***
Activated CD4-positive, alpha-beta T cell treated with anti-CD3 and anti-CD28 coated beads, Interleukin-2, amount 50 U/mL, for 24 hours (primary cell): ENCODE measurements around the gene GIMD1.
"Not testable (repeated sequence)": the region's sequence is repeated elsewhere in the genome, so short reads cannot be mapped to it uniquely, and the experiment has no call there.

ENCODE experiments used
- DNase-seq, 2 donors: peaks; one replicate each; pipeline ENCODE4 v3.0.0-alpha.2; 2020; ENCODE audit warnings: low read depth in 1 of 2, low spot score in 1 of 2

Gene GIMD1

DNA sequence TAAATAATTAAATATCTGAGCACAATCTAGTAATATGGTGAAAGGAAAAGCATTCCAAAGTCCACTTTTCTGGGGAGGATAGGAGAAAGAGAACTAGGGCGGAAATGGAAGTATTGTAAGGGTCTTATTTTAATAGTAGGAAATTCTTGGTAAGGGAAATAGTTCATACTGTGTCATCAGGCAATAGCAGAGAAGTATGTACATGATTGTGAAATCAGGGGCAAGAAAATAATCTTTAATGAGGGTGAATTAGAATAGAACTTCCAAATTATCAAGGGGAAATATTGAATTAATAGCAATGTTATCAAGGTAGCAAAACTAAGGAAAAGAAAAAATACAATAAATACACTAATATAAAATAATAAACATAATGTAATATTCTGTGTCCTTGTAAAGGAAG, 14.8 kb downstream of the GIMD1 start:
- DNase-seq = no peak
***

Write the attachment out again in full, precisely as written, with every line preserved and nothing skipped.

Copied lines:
Activated CD4-positive, alpha-beta T cell treated with anti-CD3 and anti-CD28 coated beads, Interleukin-2, amount 50 U/mL, for 24 hours (primary cell): ENCODE measurements around the gene GIMD1.
"Not testable (repeated sequence)": the region's sequence is repeated elsewhere in the genome, so short reads cannot be mapped to it uniquely, and the experiment has no call there.

ENCODE experiments used
- DNase-seq, 2 donors: peaks; one replicate each; pipeline ENCODE4 v3.0.0-alpha.2; 2020; ENCODE audit warnings: low read depth in 1 of 2, low spot score in 1 of 2

Gene GIMD1

DNA sequence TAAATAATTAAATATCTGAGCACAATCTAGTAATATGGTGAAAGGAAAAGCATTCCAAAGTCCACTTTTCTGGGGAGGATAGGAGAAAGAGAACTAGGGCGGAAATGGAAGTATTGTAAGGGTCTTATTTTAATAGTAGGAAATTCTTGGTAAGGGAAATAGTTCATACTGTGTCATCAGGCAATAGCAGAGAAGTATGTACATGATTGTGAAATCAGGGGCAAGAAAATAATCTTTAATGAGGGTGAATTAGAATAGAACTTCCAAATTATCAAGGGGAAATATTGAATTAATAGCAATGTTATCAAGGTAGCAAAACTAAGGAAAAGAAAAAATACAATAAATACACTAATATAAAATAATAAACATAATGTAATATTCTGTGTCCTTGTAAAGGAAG, 14.8 kb downstream of the GIMD1 start:
- DNase-seq = no peak